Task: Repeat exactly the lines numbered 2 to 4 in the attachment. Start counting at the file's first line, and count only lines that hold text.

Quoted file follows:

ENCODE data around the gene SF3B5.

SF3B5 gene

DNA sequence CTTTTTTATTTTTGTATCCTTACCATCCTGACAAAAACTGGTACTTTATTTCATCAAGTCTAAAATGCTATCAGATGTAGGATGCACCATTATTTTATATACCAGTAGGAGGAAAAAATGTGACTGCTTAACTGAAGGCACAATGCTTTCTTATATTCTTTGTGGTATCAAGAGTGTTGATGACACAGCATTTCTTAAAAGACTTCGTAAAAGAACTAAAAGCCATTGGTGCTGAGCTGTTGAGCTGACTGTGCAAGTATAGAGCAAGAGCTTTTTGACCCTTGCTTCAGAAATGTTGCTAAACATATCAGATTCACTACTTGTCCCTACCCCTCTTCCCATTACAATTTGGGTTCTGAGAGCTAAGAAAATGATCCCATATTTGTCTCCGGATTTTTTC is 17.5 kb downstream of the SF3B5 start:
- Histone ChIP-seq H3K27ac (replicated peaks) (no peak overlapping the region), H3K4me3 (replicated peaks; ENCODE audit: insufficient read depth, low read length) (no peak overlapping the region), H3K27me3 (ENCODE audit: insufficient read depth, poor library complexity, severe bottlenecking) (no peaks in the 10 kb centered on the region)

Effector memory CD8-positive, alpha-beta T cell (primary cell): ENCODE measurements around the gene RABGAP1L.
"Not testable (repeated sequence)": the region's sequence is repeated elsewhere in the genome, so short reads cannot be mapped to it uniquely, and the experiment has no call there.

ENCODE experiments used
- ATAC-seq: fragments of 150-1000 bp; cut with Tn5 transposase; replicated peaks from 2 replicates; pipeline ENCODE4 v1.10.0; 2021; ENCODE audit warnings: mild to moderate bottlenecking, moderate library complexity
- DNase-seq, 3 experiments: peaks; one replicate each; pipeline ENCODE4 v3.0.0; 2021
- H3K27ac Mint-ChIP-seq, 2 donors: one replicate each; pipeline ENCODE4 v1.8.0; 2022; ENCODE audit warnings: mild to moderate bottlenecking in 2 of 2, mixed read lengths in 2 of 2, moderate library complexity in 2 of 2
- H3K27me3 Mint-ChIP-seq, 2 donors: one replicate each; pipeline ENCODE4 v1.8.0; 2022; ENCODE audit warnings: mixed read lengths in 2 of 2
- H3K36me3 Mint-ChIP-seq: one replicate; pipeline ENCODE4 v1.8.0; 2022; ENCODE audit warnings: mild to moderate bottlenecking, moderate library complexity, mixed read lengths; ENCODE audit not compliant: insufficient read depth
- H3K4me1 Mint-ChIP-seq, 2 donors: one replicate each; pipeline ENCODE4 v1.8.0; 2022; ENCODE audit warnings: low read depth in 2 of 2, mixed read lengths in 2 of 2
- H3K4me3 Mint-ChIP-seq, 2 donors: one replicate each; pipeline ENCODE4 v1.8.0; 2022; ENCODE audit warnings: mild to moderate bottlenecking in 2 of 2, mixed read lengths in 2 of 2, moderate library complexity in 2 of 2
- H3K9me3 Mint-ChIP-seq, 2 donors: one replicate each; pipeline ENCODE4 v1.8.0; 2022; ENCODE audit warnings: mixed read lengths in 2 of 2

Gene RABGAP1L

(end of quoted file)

SF3B5 gene

DNA sequence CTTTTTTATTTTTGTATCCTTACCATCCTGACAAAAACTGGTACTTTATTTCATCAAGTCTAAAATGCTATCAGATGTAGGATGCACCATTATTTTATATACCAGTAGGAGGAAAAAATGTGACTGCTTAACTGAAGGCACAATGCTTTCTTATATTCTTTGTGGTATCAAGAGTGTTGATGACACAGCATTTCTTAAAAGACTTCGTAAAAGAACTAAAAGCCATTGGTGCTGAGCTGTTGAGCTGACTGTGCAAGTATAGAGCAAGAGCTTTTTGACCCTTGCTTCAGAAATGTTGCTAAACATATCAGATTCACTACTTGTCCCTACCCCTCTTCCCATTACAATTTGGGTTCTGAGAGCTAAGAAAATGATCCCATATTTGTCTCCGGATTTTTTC is 17.5 kb downstream of the SF3B5 start:
- Histone ChIP-seq H3K27ac (replicated peaks) (no peak overlapping the region), H3K4me3 (replicated peaks; ENCODE audit: insufficient read depth, low read length) (no peak overlapping the region), H3K27me3 (ENCODE audit: insufficient read depth, poor library complexity, severe bottlenecking) (no peaks in the 10 kb centered on the region)